Currently, the test box I have has a 6GB GPU and using yolo3, I seem to be using at least 2 GB per camera stream of it, so no way I can run 4 streams. My requirement is to do object detection for at least 4 streams at around 10 fps at least. What do you recommend for this situation? Is there a way to use multithreading in python for gpu processing? (only one GPU)? I’m running the script multiple times, once for each stream

    also, if you;’re in Ybor City next, ping me, I’ll buy you lunch/dinner. I live in the general area!

    • Adrian Rosebrock June 12, 2019 at 1:27 pm #

      Most GPUs will only be able to handle a single Mask R-CNN model. You won’t be able to run four separate Mask R-CNN models on a single GPU. What you could do is batch process frames, like I do in this tutorial.

  13. Sovit Rath June 12, 2019 at 2:11 am #

    Hello Adrian, I am getting this error. Could you possibly help me out?

    ValueError: Layer #389 (named “mrcnn_bbox_fc”), weight has shape (1024, 364), but the saved weight has shape (1024, 324).

  14. Ramachandra Babu June 12, 2019 at 2:18 am #

    Hi can you please tell me how to perform inference only on person and ignoring other classes.

    Thanks in Advance.

    • Adrian Rosebrock June 12, 2019 at 1:26 pm #

      Simply check the “label” variable. If it’s not “person”, ignore the detection.

  15. mario June 12, 2019 at 7:48 am #

    Hi! i am getting an error just at the beggining when importing things, particulary on

    from mrcnn import model as modellib

    where i get the error “module ‘tensorflow’ has no attribute ‘name_scope'”

    I am using windows and Conda, any clue?
    Thanks in advice!

    • Adrian Rosebrock June 12, 2019 at 1:25 pm #

      What version of Keras and TensorFlow are you using?

  16. Suha Jon June 12, 2019 at 8:37 am #

    Thanks Adrian for great post
    is there tutorial about Custom segmentation ..?

  17. Oli June 12, 2019 at 11:40 am #

    Hi, this is (yet again) really interesting, thanks!
    Can this work for videos in the same way as Mask R-CNN with OpenCV?

    • Adrian Rosebrock June 12, 2019 at 1:24 pm #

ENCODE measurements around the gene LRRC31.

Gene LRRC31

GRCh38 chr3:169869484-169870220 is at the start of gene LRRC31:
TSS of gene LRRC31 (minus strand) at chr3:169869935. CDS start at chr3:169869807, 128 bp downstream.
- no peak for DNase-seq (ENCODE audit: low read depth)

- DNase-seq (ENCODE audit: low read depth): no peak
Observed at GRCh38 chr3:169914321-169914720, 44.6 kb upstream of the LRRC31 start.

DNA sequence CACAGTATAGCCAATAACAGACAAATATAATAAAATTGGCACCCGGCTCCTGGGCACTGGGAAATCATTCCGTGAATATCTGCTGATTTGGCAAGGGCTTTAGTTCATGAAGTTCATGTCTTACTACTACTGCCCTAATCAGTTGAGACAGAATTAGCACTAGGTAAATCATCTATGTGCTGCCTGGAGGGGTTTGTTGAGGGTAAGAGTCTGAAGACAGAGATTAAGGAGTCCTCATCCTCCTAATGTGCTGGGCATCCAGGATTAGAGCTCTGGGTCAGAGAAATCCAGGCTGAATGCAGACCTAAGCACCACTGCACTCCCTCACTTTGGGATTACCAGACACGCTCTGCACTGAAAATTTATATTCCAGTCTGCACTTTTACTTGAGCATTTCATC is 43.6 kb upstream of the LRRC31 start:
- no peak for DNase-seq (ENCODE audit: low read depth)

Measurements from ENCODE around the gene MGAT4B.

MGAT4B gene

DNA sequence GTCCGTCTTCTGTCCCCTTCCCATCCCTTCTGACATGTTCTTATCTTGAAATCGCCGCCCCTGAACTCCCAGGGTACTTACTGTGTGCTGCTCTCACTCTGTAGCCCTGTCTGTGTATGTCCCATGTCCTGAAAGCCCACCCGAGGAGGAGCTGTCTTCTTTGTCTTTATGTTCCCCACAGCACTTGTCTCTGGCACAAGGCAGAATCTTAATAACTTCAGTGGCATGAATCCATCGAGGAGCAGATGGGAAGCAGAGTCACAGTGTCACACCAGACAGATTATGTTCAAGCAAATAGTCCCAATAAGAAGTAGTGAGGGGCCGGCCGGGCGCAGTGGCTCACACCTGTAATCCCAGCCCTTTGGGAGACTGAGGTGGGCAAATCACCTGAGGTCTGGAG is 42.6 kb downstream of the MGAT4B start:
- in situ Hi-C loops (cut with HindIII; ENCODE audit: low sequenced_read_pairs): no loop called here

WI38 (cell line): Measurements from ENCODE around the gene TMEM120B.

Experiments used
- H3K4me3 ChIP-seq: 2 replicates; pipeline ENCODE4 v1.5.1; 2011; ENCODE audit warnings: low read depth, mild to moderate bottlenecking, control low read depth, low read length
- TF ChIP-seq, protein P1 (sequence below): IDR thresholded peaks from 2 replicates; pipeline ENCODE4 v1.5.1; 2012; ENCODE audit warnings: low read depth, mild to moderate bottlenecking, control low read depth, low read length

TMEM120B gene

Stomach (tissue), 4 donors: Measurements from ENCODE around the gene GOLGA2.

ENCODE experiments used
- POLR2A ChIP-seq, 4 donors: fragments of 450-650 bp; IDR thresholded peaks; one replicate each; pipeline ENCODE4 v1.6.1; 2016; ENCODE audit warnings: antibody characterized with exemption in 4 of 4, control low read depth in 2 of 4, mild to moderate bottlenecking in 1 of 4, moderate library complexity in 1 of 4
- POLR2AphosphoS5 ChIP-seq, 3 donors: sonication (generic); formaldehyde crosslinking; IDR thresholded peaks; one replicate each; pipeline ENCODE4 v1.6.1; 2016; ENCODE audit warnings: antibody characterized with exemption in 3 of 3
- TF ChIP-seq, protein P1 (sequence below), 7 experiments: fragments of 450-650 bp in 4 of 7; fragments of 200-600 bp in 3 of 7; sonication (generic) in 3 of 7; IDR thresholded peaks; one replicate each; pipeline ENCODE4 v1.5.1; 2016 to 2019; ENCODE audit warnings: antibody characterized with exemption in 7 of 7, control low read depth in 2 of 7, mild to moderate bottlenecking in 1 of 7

Yes, just apply the Mask R-CNN model to each frame of the video stream.

  18. Stephen Meschke June 13, 2019 at 8:30 pm #

    Another solid tutorial. I had some trouble installing the packages. My system was screwed up because I install several Python packages incorrectly. Eventually, I choose to re-install Ubuntu 18 and start fresh. Everything worked fine after that, although I had to use pip3 instead of just pip.

    I spend the majority of my PyImageSearch time trying to properly install the Python packages that you use. Installing and using various packages is critical and, unfortunately, often frustrating.

    • Adrian Rosebrock June 19, 2019 at 2:23 pm #

      Thanks Stephen — although I’m sorry you had to start with a fresh Ubuntu 18.04 install. When it comes to using different Python packages I strongly encourage using Python virtual environments so you don’t run into that issue again.

  19. ang June 14, 2019 at 1:37 pm #

    how to train my custom cnn model

  20. Ibrahim June 17, 2019 at 5:22 am #

    In my case it just shows an image, no detection and segmentation. Moreover I get this warning:
    RuntimeWarning: divide by zero encountered in divide

    • Adrian Rosebrock June 19, 2019 at 2:04 pm #

      What version of Keras and TensorFlow are you using? And what function call throws that error?

  21. Andrew Welham June 17, 2019 at 9:37 am #

    Great blog entry again, This may be a silly question, but if I wanted to only detect people, can i remove other categorisations from Mask R-CNN to speed it up? Or would it make no difference ?

    • Adrian Rosebrock June 19, 2019 at 2:03 pm #

      In terms of speed, no, it would make no difference. That said, if you want to detect only people, just loop over the detections and ignore anything that is not a “person” class.